Resources such as VM instances and load balancers have IP addresses in Google Cloud. These IP addresses enable Google Cloud resources to communicate with other resources in Google Cloud, in on-premises networks, or on the public internet. This page describes the IP address categorization used by Google Cloud.
Google Cloud uses the following labels to describe different IP address types. For example, subnet IP address ranges must be internal IP addresses, which are addresses that are not publicly routed. An external IP address is a publicly routed IP address. You can assign an external IP address to the network interface of a Google Cloud VM. Other Google Cloud resources, such as Cloud VPN gateways, external protocol forwarding, and external load balancers, require external IP addresses.
- External IP address
- External IP addresses are publicly advertised. Resources with external IP addresses can communicate with the public internet. All external IP addresses must be public addresses. However, you can use certain public IP addresses as internal addresses as well.
- Internal IP address
- Internal IP addresses are not publicly advertised. They are used only within a network. Every VPC network or on-premises network has at least one internal IP address range. Resources with internal IP addresses communicate with other resources as if they're all on the same private network. Internal IP addresses can be private addresses or privately reused public IP addresses.
- Private IP address
- Private IP addresses are internal and cannot be internet routable, such as RFC 1918 addresses. All private IP addresses are internal IP addresses; however, not all internal IP addresses are private IP addresses.
- Public IP address
- Public IP addresses are internet routable. In Google Cloud, external IP addresses are always public IP addresses. However, public IP addresses are not always external; you can reuse certain public IP addresses as internal IP addresses.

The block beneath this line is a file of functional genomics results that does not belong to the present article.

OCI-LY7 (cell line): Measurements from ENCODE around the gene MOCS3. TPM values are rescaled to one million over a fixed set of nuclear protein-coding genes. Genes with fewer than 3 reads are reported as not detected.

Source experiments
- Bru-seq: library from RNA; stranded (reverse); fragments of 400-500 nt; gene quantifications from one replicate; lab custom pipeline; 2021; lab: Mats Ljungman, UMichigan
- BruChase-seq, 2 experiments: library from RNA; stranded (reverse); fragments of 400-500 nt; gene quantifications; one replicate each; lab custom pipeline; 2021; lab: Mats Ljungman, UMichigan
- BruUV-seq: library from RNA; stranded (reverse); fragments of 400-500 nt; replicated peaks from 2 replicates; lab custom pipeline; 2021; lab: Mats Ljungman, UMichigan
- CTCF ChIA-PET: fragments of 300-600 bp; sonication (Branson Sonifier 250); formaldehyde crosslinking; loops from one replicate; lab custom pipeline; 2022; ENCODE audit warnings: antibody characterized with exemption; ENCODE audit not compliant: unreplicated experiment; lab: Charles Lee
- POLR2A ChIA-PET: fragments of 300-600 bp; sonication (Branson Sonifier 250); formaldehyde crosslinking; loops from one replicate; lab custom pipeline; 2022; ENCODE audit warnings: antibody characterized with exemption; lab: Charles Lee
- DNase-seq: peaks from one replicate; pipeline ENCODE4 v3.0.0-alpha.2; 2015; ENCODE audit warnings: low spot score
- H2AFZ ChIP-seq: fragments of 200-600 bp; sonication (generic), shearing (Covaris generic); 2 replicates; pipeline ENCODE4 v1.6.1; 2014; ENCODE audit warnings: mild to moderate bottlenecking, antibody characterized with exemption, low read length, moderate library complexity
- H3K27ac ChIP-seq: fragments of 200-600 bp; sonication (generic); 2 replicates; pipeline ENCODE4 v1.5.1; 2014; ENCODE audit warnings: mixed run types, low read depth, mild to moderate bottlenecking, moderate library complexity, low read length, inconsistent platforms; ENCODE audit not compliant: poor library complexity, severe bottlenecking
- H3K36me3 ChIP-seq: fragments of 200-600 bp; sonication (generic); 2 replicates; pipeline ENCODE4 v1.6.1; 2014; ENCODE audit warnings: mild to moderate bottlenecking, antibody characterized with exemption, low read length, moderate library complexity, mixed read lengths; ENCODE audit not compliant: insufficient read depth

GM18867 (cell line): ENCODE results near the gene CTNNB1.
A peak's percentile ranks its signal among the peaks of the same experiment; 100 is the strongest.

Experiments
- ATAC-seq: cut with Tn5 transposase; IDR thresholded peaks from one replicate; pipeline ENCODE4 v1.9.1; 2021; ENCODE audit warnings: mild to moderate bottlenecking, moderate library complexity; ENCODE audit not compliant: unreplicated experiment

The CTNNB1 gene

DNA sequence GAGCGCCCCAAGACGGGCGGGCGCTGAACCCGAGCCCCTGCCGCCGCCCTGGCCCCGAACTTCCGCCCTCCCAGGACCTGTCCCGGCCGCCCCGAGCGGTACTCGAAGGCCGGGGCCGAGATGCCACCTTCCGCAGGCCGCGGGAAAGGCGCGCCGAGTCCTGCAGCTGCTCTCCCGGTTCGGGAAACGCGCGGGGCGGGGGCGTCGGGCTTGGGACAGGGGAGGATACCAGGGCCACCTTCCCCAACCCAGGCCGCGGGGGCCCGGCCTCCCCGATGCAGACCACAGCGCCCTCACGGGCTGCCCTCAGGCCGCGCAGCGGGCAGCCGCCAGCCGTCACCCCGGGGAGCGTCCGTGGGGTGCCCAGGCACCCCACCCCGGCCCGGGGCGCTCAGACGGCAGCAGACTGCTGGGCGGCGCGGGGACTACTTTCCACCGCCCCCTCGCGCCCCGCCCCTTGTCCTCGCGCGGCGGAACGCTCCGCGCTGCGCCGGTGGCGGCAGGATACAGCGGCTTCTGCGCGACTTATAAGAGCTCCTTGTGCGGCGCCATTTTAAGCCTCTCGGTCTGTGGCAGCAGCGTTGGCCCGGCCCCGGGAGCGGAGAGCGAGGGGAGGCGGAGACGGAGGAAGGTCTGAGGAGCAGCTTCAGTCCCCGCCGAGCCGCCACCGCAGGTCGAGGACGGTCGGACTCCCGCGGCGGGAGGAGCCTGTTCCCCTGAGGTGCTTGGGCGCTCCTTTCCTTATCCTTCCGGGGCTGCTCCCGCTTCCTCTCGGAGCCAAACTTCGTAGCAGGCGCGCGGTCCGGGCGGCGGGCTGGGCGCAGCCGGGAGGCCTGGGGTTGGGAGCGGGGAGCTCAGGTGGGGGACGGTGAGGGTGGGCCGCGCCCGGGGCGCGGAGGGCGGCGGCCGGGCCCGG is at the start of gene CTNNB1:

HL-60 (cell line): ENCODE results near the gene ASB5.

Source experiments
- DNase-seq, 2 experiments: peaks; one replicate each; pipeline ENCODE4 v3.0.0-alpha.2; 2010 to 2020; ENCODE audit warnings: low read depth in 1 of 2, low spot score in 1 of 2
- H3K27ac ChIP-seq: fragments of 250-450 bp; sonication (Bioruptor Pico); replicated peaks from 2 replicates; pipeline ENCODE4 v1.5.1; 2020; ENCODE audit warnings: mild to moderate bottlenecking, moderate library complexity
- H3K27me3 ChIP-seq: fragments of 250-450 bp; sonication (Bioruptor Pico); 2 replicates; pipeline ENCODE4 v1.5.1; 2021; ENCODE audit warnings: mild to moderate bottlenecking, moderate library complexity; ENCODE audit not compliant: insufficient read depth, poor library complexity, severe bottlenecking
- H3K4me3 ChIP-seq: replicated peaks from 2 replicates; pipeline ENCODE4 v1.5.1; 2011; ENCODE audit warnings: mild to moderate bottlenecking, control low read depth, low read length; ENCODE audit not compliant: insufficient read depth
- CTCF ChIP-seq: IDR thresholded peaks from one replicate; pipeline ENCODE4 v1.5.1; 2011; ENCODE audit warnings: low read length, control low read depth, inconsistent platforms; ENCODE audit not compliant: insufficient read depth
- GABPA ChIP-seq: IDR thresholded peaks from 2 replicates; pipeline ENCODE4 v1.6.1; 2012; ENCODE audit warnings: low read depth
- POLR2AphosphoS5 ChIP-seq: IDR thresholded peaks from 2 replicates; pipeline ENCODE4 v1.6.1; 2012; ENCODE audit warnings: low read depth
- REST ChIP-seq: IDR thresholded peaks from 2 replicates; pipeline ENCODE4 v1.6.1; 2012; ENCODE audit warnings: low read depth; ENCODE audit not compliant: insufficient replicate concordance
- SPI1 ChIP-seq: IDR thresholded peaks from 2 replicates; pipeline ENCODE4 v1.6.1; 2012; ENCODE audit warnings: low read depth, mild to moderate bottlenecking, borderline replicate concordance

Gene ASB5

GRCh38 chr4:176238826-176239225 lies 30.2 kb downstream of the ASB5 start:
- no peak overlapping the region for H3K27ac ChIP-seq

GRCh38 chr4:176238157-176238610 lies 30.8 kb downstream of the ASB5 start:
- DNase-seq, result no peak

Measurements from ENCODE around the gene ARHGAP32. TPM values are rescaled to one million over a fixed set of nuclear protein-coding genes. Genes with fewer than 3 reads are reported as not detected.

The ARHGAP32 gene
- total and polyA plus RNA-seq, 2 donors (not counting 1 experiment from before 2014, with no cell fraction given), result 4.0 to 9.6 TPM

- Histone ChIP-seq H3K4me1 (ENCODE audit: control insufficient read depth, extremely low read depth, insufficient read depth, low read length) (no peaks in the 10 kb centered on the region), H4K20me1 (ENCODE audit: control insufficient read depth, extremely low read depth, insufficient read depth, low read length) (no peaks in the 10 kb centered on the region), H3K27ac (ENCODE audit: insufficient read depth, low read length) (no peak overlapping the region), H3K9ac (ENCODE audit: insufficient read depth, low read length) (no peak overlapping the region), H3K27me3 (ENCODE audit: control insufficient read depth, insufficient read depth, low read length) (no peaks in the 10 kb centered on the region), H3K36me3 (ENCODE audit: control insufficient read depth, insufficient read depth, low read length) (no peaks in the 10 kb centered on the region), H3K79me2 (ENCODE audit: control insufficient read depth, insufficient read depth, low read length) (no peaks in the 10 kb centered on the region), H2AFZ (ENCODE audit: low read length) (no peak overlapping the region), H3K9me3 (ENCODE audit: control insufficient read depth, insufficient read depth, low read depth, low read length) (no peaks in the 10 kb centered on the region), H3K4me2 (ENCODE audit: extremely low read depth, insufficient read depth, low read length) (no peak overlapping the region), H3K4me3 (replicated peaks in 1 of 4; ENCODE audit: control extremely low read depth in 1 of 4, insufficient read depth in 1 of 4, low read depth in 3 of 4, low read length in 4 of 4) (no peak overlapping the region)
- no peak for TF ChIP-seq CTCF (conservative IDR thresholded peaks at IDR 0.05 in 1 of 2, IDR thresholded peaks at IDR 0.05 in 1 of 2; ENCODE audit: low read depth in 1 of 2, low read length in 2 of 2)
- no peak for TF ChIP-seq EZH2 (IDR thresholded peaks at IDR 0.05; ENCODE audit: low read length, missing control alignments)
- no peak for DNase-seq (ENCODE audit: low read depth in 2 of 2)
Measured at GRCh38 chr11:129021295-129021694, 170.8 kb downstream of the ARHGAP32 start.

Regional and global IP addresses
When you list or describe IP addresses in your project, Google Cloud
labels addresses as global or regional, which indicates how a particular address
is being used. When you associate an address with a regional resource, such as
a VM, Google Cloud labels the address as regional. Regions are
Google Cloud regions, such as
For more information about global and regional resources, see Global, regional, and zonal resources in the Compute Engine documentation.
The following table describes examples of different regional and global IP addresses.
|IP address type||Definition||Purpose|
|Regional internal addresses||VPC subnet ranges||Used by VM instances, including GKE nodes, Pods, and Services; also used by internal protocol forwarding, Internal TCP/UDP Load Balancing, and Internal HTTP(S) Load Balancing|
|Global internal addresses||Allocated ranges for private services access||For more information about private services access, see Private access options.|
|Regional external addresses||Internet accessible external IPv4 addresses that are usable by regional resources||Each region has its own set of external IP addresses for use by zonal or
regional resources therein. These addresses can be used by the
|Global external addresses||Internet accessible anycast external IPv4 or IPv6 addresses for global load balancing||Global external addresses can be used by TCP Proxy, SSL Proxy, and external HTTP(S) load balancing in Premium Tier.|
Ephemeral and static IP addresses
Internal and external IP addresses can be ephemeral or static. An ephemeral IP address is an IP address that doesn't persist beyond the life of the resource. For example, when you create an instance or forwarding rule without specifying an IP address, Google Cloud automatically assigns the resource an ephemeral IP address. In general, the ephemeral IP address is released if you stop or delete the resource.
Reserving a static IP address assigns the address to your project until you explicitly release it. This is useful if you are dependent on a specific IP address for your service and need to prevent another resource from being able to use the address. Static addresses are useful if you need to move an IP address from one Google Cloud resource to another.
Some services have exceptions to the previous definitions:
For HA VPN, you cannot manually assign a static IP address to the interface of an HA VPN gateway. Cloud VPN creates two regional external IP addresses for you when you create the gateway, and those addresses remain assigned to the gateway until you delete it.
For Cloud NAT, when you configure Cloud NAT to automatically allocate external IP addresses, those addresses appear as static; however, they are deleted if you delete the Cloud NAT gateway or if you change the Cloud NAT gateway to use manual addresses.